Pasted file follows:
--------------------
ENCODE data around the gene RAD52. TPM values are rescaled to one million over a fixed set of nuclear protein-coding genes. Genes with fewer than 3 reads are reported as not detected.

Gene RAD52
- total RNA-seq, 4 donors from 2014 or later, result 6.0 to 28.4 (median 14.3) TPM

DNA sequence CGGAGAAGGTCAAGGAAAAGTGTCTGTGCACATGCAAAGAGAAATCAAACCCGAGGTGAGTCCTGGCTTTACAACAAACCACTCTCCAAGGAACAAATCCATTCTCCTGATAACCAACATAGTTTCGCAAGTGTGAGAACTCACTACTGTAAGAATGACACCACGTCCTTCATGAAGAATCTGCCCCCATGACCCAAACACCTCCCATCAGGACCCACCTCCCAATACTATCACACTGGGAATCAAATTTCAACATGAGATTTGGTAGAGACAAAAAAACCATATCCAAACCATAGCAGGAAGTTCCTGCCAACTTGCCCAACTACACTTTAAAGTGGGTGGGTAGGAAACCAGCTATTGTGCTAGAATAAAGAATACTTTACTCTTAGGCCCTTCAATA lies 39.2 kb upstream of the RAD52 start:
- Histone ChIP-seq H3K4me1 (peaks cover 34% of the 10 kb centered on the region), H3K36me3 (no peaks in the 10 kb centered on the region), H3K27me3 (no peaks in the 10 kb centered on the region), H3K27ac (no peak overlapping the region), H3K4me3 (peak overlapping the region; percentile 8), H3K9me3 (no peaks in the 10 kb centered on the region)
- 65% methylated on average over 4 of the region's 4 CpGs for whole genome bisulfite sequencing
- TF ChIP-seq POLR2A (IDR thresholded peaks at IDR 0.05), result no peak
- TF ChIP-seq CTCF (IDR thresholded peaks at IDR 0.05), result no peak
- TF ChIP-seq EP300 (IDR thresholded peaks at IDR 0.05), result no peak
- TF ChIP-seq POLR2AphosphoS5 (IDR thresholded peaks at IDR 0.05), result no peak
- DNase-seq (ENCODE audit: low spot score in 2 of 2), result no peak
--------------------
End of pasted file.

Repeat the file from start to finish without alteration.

ENCODE data around the gene RAD52. TPM values are rescaled to one million over a fixed set of nuclear protein-coding genes. Genes with fewer than 3 reads are reported as not detected.

Gene RAD52
- total RNA-seq, 4 donors from 2014 or later, result 6.0 to 28.4 (median 14.3) TPM

DNA sequence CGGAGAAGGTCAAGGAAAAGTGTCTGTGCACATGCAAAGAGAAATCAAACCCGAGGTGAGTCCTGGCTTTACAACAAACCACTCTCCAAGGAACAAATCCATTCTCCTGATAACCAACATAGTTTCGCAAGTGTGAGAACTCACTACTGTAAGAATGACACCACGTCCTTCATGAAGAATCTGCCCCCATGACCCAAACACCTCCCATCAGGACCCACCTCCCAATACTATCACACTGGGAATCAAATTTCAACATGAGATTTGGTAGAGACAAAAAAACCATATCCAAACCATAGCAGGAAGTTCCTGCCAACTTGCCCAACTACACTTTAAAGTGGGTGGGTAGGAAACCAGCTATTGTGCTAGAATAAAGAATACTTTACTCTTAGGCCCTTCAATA lies 39.2 kb upstream of the RAD52 start:
- Histone ChIP-seq H3K4me1 (peaks cover 34% of the 10 kb centered on the region), H3K36me3 (no peaks in the 10 kb centered on the region), H3K27me3 (no peaks in the 10 kb centered on the region), H3K27ac (no peak overlapping the region), H3K4me3 (peak overlapping the region; percentile 8), H3K9me3 (no peaks in the 10 kb centered on the region)
- 65% methylated on average over 4 of the region's 4 CpGs for whole genome bisulfite sequencing
- TF ChIP-seq POLR2A (IDR thresholded peaks at IDR 0.05), result no peak
- TF ChIP-seq CTCF (IDR thresholded peaks at IDR 0.05), result no peak
- TF ChIP-seq EP300 (IDR thresholded peaks at IDR 0.05), result no peak
- TF ChIP-seq POLR2AphosphoS5 (IDR thresholded peaks at IDR 0.05), result no peak
- DNase-seq (ENCODE audit: low spot score in 2 of 2), result no peak